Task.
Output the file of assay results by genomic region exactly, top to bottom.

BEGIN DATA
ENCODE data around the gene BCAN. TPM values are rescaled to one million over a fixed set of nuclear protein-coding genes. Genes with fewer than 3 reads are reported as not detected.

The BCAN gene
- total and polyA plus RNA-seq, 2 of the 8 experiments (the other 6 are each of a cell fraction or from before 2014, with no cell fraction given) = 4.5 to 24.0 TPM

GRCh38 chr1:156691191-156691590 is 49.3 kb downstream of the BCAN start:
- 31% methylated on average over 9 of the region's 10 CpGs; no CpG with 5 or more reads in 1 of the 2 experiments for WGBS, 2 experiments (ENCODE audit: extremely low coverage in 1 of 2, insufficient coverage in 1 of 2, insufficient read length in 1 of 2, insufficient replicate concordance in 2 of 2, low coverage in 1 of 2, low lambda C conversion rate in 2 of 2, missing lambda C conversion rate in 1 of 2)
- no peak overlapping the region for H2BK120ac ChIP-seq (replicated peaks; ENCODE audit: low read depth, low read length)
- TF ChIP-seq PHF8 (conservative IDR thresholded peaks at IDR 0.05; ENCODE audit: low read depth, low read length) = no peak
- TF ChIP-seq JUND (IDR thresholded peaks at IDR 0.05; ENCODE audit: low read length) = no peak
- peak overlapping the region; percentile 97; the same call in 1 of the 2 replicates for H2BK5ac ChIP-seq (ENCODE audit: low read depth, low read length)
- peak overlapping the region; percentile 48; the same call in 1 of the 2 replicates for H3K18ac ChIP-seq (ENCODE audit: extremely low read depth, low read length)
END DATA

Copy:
ENCODE data around the gene BCAN. TPM values are rescaled to one million over a fixed set of nuclear protein-coding genes. Genes with fewer than 3 reads are reported as not detected.

The BCAN gene
- total and polyA plus RNA-seq, 2 of the 8 experiments (the other 6 are each of a cell fraction or from before 2014, with no cell fraction given) = 4.5 to 24.0 TPM

GRCh38 chr1:156691191-156691590 is 49.3 kb downstream of the BCAN start:
- 31% methylated on average over 9 of the region's 10 CpGs; no CpG with 5 or more reads in 1 of the 2 experiments for WGBS, 2 experiments (ENCODE audit: extremely low coverage in 1 of 2, insufficient coverage in 1 of 2, insufficient read length in 1 of 2, insufficient replicate concordance in 2 of 2, low coverage in 1 of 2, low lambda C conversion rate in 2 of 2, missing lambda C conversion rate in 1 of 2)
- no peak overlapping the region for H2BK120ac ChIP-seq (replicated peaks; ENCODE audit: low read depth, low read length)
- TF ChIP-seq PHF8 (conservative IDR thresholded peaks at IDR 0.05; ENCODE audit: low read depth, low read length) = no peak
- TF ChIP-seq JUND (IDR thresholded peaks at IDR 0.05; ENCODE audit: low read length) = no peak
- peak overlapping the region; percentile 97; the same call in 1 of the 2 replicates for H2BK5ac ChIP-seq (ENCODE audit: low read depth, low read length)
- peak overlapping the region; percentile 48; the same call in 1 of the 2 replicates for H3K18ac ChIP-seq (ENCODE audit: extremely low read depth, low read length)